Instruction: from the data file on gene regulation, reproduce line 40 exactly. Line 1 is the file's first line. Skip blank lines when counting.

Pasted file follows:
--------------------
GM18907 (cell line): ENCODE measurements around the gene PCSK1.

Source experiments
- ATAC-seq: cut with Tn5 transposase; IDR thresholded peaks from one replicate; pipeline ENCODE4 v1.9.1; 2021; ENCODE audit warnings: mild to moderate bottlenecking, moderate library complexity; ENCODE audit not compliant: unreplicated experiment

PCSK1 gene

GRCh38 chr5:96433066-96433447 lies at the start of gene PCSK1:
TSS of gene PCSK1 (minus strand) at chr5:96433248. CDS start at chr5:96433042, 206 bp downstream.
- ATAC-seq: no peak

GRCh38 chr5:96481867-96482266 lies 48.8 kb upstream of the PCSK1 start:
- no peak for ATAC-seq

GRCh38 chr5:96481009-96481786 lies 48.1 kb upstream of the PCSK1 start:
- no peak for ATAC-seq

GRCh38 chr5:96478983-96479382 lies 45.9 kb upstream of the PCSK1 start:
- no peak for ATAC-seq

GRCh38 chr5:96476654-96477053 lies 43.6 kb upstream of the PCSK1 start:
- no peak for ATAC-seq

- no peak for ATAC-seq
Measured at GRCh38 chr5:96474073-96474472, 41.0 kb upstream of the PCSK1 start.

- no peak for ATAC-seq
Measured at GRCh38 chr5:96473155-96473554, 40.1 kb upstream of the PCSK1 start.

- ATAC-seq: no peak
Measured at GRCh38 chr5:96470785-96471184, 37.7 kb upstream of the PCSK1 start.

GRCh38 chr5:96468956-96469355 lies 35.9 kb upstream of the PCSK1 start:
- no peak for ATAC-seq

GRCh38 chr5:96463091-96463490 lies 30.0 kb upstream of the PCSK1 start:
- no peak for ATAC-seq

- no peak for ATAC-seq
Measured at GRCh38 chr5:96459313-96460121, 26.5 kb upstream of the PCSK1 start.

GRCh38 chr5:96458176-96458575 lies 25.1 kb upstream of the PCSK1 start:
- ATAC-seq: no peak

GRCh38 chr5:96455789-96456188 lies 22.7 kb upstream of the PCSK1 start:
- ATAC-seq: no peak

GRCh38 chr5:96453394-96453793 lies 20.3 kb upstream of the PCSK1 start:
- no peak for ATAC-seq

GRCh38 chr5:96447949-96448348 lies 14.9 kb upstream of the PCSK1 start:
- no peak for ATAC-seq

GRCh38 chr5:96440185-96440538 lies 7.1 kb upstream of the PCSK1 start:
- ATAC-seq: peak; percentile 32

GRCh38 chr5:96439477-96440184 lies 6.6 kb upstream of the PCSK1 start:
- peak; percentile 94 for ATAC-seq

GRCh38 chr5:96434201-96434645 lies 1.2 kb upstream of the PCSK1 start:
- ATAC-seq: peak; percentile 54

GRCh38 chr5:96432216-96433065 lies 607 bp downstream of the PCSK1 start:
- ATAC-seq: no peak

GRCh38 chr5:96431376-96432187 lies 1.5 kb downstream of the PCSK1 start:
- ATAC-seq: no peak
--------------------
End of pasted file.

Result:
GRCh38 chr5:96434201-96434645 lies 1.2 kb upstream of the PCSK1 start: